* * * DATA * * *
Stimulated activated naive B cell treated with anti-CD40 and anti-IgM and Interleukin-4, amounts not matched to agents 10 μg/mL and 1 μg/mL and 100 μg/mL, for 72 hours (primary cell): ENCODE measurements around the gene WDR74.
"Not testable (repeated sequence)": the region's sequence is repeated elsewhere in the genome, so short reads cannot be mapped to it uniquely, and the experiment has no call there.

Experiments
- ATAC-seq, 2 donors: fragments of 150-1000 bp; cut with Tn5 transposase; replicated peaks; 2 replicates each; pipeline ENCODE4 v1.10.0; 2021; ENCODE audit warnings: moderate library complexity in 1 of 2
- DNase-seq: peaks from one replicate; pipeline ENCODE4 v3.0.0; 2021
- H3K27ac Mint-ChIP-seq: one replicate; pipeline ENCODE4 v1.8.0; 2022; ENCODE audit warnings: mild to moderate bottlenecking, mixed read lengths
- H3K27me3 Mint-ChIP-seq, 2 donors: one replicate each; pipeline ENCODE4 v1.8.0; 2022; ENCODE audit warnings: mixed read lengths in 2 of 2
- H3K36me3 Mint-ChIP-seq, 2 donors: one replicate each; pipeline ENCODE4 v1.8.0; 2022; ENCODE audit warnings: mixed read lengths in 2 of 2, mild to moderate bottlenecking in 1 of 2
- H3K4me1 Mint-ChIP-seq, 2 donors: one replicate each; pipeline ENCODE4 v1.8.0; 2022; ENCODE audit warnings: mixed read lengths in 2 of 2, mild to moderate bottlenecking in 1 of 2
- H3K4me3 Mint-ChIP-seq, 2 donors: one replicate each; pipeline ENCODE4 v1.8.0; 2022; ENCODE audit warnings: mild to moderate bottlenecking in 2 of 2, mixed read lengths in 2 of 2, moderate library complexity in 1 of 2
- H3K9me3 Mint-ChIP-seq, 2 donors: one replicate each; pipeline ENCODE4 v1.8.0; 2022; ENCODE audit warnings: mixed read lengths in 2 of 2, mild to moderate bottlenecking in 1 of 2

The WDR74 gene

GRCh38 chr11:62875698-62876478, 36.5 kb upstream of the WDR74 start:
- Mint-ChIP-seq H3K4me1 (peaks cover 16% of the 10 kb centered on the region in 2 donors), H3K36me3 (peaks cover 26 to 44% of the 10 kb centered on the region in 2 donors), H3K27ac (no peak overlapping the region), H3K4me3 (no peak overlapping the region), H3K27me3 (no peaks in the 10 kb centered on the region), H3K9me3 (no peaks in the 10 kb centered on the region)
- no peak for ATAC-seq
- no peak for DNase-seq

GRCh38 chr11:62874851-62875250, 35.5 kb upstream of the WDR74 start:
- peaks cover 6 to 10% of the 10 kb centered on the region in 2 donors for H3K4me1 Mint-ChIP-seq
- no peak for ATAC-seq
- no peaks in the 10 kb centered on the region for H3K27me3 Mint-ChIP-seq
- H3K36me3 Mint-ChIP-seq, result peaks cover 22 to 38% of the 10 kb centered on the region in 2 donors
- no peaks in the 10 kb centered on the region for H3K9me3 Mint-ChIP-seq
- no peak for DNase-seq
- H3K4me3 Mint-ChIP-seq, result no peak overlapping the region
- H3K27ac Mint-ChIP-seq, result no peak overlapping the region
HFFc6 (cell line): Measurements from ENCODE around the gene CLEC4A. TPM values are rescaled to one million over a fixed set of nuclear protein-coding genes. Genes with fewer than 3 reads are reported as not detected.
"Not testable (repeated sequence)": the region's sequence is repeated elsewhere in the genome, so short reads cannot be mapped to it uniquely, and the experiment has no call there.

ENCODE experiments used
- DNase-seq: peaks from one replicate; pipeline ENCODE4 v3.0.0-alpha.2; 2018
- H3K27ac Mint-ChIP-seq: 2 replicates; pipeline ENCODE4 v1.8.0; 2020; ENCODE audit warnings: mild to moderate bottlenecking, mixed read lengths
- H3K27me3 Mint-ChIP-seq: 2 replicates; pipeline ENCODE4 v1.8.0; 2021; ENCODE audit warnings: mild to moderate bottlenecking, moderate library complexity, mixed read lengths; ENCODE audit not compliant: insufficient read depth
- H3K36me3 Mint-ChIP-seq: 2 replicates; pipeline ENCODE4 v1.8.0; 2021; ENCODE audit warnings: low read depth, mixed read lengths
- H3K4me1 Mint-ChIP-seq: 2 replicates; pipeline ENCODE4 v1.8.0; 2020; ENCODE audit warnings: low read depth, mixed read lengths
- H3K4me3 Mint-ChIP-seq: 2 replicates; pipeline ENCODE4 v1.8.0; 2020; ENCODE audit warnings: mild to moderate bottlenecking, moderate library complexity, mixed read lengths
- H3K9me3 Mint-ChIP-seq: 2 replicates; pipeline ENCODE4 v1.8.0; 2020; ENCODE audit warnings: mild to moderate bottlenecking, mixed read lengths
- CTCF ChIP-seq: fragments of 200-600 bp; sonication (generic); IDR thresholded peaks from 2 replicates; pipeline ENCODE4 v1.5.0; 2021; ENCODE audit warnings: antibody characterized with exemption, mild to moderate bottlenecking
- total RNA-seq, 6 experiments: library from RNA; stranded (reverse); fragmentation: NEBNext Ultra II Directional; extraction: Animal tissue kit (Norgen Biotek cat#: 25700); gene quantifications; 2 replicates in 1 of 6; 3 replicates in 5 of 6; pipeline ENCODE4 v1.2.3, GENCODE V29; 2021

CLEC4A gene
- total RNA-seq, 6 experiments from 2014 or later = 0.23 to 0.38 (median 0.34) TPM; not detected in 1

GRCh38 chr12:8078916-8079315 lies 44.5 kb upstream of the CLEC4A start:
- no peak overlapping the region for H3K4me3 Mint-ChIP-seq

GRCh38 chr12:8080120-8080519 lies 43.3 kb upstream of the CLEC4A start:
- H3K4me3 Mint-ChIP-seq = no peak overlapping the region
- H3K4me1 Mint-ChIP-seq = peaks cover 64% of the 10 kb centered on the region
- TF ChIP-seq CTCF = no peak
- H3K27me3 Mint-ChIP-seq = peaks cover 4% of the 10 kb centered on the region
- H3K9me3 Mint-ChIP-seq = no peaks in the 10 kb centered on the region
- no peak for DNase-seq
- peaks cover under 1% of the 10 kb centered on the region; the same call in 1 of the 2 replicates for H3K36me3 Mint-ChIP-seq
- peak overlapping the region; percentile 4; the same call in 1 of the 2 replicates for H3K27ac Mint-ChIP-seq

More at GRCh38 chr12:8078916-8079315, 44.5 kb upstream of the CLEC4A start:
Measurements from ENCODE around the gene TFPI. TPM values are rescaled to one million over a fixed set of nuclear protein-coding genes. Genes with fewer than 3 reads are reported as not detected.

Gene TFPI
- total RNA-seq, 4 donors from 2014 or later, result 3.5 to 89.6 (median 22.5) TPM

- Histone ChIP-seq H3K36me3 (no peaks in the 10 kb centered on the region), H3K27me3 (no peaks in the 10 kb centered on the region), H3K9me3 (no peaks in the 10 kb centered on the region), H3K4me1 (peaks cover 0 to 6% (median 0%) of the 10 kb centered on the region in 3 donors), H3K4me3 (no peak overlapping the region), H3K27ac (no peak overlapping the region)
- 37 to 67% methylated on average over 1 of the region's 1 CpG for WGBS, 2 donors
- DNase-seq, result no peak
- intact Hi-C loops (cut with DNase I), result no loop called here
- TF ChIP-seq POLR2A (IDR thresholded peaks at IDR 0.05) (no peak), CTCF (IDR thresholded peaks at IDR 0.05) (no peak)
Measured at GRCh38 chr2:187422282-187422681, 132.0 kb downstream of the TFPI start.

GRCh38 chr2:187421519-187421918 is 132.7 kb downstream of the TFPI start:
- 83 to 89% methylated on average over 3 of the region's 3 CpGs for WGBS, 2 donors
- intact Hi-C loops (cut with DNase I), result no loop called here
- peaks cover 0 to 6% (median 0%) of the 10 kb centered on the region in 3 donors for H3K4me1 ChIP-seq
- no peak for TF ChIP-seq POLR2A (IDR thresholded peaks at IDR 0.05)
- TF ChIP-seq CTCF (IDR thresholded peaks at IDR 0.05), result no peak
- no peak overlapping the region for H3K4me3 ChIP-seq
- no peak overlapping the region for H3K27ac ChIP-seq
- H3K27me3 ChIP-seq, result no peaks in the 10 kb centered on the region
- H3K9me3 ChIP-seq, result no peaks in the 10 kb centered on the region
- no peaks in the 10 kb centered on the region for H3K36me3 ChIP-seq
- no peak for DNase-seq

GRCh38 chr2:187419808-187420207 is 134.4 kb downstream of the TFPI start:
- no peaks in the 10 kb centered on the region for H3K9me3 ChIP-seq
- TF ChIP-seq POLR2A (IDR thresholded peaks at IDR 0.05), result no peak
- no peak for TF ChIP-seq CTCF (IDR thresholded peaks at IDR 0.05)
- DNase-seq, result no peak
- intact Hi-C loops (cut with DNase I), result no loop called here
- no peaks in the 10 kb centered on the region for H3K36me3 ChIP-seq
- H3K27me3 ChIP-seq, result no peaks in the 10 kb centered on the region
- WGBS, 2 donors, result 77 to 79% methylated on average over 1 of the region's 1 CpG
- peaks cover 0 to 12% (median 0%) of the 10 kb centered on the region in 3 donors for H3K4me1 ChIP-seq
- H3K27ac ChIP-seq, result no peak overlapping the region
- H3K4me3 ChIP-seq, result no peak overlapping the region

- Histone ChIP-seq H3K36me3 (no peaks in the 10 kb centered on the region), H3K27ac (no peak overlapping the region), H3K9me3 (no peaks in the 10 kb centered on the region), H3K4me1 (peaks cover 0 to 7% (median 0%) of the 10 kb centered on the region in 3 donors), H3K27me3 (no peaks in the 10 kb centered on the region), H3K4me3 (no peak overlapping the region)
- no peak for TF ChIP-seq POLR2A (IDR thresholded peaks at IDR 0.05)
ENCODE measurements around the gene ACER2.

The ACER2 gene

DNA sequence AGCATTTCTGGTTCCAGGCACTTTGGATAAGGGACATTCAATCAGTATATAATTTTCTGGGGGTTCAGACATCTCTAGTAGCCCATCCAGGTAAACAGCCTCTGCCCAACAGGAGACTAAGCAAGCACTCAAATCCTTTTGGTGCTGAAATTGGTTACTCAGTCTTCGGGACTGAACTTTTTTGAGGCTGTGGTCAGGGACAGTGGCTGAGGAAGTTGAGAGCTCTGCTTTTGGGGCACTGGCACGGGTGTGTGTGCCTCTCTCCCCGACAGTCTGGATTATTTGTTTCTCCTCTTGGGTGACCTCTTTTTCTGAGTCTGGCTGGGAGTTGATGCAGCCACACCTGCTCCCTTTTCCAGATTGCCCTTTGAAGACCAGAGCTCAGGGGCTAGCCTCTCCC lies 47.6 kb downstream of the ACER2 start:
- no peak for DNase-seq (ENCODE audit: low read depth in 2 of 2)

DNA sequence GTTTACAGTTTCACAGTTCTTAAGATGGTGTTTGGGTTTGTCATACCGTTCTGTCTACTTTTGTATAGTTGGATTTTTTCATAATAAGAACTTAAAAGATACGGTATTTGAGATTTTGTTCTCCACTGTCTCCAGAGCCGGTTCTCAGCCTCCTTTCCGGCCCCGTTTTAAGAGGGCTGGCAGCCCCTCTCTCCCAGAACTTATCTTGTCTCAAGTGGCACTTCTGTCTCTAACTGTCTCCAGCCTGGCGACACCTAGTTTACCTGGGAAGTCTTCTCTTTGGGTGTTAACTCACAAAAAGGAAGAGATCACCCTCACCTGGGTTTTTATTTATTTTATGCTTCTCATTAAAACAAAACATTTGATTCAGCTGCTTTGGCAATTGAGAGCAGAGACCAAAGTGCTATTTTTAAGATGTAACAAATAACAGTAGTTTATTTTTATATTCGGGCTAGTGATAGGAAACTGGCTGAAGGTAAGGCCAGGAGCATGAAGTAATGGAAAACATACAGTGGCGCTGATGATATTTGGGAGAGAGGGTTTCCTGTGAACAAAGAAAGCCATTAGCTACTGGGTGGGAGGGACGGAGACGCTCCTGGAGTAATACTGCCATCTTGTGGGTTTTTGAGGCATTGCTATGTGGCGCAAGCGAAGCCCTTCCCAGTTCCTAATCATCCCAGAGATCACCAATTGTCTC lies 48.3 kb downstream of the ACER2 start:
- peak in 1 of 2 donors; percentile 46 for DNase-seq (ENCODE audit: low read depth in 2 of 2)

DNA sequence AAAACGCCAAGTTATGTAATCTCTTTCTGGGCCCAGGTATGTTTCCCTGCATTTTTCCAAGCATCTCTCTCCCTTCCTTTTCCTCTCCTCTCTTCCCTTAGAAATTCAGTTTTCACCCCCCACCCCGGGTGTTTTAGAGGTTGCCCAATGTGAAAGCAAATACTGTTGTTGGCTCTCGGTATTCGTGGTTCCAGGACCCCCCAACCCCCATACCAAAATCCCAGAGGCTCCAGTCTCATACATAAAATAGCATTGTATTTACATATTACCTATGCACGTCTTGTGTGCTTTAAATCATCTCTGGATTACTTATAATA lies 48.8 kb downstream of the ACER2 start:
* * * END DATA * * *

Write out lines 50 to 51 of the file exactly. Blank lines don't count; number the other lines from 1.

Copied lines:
- peak overlapping the region; percentile 4; the same call in 1 of the 2 replicates for H3K27ac Mint-ChIP-seq

More at GRCh38 chr12:8078916-8079315, 44.5 kb upstream of the CLEC4A start: